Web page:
12 Examples of Social Proof Done Right
Chris is the Head of Operations and a Growth Marketer at Lean Labs who enjoys strategizing and writing content that drives results. When not typing away, Chris is exploring nature with his two daughters, wife, and dogs.
Social proof, in its various forms, has a huge effect on conversions (what we could all use more of).
For instance, did you know 84% of consumers ages 18-34 trust online reviews as much as personal recommendations?
But a lot of marketers either overlook social proof altogether or don't use it well. We'll show you 12 uses of social proof done right. Borrow a few of these for your brand and see what happens with your conversion rates.
What is Social Proof Marketing?
If able, people will look to their peers for validation of their desires. Whether this is something they're aware of, or it's embedded in the subconscious, they'll align their behavior based on the actions of others.
Yes, there are outliers, people who don't bend to the opinions of others. But for a majority of the population, social proof is influential enough to base their decisions on.
Take consumer reviews. They're 12 times more trusted than a product's description. And 61% of customers check out reviews before they make a purchase online. Studies have even found more reviews drive more sales, even if there's a wider disparity in opinions.
Customers have changed the way they buy. To keep up, companies need to change their tactics and follow a customer-centric marketing approach, one that focuses on providing more value than you ever thought possible. Social proof is a simple way to work within this methodology because it allows your customers to vouch for the value you provide.
Types of Social Proof
Although there are numerous ways it can be implemented, social proof breaks down into five main categories:
- User Social Proof
- "Wisdom of the Crowd" Social Proof
- "Wisdom of Your Friends" Social Proof
- Expert Proof
- Celebrity Proof
All of these use subcategories within them, such as testimonials, ratings, reviews, case studies, and social sharing. While you do have options, it's important to find what fits best for your company. Use these examples to decide how you want to incorporate social proof into your marketing plan.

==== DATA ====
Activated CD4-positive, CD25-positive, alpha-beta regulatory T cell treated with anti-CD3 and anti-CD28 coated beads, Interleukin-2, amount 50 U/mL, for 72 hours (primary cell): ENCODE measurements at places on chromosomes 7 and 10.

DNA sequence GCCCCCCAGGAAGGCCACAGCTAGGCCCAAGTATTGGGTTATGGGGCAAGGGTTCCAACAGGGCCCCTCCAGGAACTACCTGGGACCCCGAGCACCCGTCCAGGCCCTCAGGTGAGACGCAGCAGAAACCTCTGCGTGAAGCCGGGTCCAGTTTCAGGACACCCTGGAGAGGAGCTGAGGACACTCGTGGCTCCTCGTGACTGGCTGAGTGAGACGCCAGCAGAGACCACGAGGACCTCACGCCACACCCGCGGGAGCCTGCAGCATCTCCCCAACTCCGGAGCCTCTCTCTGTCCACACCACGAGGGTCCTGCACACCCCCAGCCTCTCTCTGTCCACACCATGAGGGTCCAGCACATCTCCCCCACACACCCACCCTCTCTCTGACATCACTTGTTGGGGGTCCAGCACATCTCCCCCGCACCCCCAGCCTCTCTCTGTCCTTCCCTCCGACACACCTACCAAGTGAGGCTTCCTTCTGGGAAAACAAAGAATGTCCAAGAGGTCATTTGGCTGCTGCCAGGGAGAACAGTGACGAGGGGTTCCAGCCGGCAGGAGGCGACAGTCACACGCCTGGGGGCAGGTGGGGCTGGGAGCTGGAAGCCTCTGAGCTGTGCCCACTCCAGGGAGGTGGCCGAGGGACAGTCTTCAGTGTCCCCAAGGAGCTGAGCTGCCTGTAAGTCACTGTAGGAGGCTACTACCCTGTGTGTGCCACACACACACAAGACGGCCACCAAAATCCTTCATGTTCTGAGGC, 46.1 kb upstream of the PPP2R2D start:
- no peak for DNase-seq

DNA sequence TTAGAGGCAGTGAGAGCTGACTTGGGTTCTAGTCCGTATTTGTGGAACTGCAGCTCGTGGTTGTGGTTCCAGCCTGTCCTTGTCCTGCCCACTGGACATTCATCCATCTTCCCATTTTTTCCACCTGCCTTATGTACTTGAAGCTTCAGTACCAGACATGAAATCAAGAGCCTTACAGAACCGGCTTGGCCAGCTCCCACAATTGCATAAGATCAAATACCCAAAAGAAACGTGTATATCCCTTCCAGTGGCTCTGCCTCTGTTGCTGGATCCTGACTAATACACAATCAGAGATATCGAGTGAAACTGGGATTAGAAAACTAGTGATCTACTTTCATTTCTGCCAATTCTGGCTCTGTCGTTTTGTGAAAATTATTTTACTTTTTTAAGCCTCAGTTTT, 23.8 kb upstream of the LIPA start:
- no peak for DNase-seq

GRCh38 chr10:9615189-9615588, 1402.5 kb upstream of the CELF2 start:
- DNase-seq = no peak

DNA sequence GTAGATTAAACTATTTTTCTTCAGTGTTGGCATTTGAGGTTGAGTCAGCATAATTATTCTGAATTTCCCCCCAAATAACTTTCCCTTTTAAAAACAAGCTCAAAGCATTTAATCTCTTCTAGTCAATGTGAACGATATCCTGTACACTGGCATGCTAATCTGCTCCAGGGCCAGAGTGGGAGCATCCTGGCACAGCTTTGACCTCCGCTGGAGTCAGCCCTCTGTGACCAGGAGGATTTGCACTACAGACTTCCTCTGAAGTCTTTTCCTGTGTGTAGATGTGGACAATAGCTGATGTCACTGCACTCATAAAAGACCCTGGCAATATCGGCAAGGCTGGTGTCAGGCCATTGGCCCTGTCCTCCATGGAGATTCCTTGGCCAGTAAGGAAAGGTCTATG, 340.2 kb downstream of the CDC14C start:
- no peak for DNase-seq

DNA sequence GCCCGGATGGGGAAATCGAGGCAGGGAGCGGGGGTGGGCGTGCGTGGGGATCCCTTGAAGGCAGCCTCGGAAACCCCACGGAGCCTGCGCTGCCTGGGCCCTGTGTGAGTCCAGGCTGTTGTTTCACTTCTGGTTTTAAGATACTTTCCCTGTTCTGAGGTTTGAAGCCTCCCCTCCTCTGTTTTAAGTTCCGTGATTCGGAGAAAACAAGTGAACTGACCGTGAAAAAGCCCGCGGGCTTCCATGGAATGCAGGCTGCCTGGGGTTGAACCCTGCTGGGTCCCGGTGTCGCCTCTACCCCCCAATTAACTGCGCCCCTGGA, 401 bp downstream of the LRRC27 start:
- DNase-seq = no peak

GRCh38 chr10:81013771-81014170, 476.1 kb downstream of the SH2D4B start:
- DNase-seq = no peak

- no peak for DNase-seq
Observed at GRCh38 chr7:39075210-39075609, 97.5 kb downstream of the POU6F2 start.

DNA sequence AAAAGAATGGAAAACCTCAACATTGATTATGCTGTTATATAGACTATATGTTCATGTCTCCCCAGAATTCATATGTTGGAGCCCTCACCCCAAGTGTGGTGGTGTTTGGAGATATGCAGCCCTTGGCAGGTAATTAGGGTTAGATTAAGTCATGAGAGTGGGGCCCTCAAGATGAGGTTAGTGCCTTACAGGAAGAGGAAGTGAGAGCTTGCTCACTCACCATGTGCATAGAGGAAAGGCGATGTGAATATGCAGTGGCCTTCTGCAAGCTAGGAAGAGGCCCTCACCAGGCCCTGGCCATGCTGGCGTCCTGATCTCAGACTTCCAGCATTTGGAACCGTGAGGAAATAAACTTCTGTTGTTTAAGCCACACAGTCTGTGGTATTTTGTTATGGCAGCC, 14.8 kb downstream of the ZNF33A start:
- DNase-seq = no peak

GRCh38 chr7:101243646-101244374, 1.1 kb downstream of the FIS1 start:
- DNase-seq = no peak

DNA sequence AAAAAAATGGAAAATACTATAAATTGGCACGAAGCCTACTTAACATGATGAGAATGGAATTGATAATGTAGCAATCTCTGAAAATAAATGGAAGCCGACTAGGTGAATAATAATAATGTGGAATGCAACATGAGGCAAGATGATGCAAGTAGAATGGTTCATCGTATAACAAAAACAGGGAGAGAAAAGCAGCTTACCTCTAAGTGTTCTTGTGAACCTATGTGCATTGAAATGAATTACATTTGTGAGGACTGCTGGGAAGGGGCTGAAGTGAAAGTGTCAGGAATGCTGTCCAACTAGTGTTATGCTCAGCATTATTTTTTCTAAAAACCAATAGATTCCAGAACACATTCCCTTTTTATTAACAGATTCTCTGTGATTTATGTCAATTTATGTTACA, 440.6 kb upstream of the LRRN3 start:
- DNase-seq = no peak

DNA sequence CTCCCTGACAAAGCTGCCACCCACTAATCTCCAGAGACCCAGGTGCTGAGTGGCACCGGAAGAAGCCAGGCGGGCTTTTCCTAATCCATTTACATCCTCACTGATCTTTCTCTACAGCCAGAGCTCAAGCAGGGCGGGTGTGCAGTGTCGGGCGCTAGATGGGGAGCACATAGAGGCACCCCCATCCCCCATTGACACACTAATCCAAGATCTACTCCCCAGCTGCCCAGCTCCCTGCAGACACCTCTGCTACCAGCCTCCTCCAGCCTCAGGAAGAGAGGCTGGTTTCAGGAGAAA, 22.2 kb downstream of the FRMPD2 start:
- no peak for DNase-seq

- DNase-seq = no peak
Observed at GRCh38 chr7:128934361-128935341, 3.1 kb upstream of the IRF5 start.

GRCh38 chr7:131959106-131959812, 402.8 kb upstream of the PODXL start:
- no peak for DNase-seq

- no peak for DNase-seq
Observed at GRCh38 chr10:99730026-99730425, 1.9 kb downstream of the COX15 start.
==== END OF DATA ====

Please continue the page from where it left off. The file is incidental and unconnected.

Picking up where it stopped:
User Social Proof
User Social Proof usually comes in the form of reviews, ratings, and testimonials. It incorporates feedback from real customers to encourage the behavior you're after. In some cases, it doesn't even have to be positive feedback.
Remember the study we mentioned earlier about more reviews driving more sales? That means even if a product has a 10% lower approval rating, customers will purchase it because it has more reviews than its competitor. Weird, right?
Bizzabo - Testimonial
Bizzabo uses their testimonials with creative flair. Viewers can interact with the site while learning what people are saying about the company. The clickable links create more engagement on the page and causes people to read the testimonials more fully. If you have the capability for coding and design, this approach could work for you.
B-School (Marie Forleo) - Testimonial
Marie Forleo uses testimonials on her site, B-School, that stay in sync with her pages' style. They stand out and are concise, but give the viewer the opportunity to read more about each. Use of the pictures works to humanize the testimonials further, and along with the smiles, these graphics entice the viewer into trusting their opinions.
While many sites use head-shots of the person offering a testimonial, the vivid colors are an excellent option to catch the eye of your customers.
Yelp - Ratings/Reviews
Yelp is a great example of how to use ratings and reviews to your advantage. Their website and app highlight the star-rating, as well as the number of reviews that got it there. Users can scroll past anything that doesn't appeal to them and select one for more info.